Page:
Vanadyl sulphate accompanied with exercise increased serum and liver MDA level. Liu et al (25) reported that dietary vanadium intake induced renal and hepatic toxicity through oxidative damage and vanadium accumulation. Koyuturk et al reported that vanadyl sulphate enhanced liver MDA level in normal rats (22).
In this study, exercise training did not exhibit beneficial effects against kidney and liver damage induced by vanadyl sulphate, even it tended to aggravate tissue damage in both liver and kidney, however exercise training protocol used in this study had presented cardioprotective and hepatoprotective effects (8,14). We supposed that exercise increased blood flow into internal organs such as kidney and liver which was resulted in absorption and accumulation of vanadium in these organs and advanced into further damage.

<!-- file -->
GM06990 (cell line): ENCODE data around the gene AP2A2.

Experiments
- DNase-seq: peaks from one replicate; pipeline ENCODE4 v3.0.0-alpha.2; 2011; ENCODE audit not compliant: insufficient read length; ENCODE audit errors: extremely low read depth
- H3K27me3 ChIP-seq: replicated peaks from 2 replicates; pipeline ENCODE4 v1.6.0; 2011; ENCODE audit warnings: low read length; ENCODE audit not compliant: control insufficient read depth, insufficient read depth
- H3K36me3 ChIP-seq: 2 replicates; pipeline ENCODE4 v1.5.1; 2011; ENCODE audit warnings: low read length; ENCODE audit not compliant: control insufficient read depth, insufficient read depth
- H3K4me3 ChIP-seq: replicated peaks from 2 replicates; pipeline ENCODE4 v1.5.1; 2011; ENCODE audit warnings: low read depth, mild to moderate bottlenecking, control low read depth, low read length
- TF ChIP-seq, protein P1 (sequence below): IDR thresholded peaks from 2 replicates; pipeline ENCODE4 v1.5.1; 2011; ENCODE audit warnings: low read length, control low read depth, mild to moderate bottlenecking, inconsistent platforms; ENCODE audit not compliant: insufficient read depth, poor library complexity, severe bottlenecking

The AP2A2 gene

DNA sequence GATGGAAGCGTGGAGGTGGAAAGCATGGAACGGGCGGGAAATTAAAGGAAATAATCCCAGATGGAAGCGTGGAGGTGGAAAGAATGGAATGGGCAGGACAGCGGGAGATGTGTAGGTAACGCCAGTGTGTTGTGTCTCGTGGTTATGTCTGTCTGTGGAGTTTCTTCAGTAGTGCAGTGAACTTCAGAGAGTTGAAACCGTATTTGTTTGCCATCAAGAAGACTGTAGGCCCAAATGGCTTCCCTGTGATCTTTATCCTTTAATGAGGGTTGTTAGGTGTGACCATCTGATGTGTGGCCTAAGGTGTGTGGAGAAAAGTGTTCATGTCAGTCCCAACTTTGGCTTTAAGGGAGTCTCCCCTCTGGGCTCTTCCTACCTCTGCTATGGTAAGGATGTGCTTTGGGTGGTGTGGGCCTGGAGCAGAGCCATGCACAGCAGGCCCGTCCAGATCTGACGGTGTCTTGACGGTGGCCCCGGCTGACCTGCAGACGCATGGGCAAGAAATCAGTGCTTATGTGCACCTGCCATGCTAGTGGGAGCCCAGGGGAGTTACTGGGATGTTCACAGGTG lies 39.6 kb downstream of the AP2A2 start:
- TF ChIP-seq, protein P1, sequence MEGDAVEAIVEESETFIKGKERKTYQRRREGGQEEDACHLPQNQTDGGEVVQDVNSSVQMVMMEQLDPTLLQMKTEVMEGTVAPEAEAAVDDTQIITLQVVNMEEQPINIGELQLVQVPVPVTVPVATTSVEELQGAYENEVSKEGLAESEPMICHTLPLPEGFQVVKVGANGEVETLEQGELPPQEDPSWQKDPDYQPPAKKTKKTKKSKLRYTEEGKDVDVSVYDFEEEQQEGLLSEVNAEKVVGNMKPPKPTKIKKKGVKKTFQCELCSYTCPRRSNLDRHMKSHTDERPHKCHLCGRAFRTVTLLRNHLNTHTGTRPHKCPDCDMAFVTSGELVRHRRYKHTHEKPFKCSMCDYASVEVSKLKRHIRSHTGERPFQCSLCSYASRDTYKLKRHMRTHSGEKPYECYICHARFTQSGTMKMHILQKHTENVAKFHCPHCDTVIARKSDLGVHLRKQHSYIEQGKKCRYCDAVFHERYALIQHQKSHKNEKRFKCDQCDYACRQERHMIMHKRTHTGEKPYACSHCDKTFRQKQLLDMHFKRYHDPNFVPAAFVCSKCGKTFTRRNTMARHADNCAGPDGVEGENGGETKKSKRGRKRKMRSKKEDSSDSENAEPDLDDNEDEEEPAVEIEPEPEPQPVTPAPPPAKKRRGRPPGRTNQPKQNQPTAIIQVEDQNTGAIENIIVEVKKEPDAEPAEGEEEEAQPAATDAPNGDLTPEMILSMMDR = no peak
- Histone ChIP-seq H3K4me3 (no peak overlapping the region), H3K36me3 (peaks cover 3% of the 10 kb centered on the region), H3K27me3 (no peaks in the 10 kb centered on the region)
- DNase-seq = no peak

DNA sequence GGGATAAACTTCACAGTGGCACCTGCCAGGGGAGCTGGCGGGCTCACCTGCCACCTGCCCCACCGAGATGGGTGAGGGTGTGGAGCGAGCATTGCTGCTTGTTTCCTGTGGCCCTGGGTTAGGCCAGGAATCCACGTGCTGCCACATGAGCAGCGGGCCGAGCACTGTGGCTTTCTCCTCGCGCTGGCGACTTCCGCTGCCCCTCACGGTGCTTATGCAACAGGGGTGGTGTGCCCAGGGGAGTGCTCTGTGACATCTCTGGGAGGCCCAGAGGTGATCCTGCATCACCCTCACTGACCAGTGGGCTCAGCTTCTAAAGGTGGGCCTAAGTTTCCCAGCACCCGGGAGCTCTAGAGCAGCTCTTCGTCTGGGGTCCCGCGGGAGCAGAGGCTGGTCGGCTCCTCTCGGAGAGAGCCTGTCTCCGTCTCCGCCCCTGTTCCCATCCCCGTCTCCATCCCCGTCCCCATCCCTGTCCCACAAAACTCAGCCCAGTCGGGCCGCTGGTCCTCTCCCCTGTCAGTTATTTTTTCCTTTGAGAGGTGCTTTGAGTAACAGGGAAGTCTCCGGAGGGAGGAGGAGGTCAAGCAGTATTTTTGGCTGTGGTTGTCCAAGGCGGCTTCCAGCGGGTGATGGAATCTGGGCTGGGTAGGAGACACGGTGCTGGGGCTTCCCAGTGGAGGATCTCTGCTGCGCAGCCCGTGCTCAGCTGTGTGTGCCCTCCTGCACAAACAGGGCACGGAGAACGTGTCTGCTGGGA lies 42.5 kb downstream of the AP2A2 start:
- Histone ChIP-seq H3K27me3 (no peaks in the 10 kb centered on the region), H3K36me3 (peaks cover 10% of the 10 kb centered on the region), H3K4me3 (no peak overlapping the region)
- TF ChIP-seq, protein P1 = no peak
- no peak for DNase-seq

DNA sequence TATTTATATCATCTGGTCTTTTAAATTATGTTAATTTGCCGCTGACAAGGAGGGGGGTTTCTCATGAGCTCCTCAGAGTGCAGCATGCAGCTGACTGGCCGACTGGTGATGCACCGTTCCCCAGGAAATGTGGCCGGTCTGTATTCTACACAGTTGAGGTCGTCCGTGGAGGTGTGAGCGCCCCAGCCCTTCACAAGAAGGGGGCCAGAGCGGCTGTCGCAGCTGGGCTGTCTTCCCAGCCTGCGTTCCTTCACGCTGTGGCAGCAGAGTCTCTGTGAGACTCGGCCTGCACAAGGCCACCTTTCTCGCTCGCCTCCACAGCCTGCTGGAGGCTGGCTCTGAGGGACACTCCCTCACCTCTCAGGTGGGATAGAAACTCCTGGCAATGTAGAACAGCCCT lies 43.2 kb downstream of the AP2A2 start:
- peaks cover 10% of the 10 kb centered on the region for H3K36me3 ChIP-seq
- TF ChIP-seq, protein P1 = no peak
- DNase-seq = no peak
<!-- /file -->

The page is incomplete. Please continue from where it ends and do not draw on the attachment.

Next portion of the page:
It was concluded that, not only exercise training did not ameliorate kidney and liver damage induced by vanadyl sulphate, but also it tended to aggravate renal and liver damage. Therefore, these findings are the disadvantage of vanadyl sulphate to be candidate as insulin like drug.
FA, FEJ and SS conducted the research. MN designed and supervised the study, analyzed the data and prepared the final draft of the article. MK designed and supervised the study. AT supervised and analyzed the pathology data.
Conflicts of interest
The authors declared no competing interests.
Ethical issues (including plagiarism, data fabrication, double publication) have been completely observed by the authors.
This research was supported from Isfahan University of Medical Sciences (Grant #293360).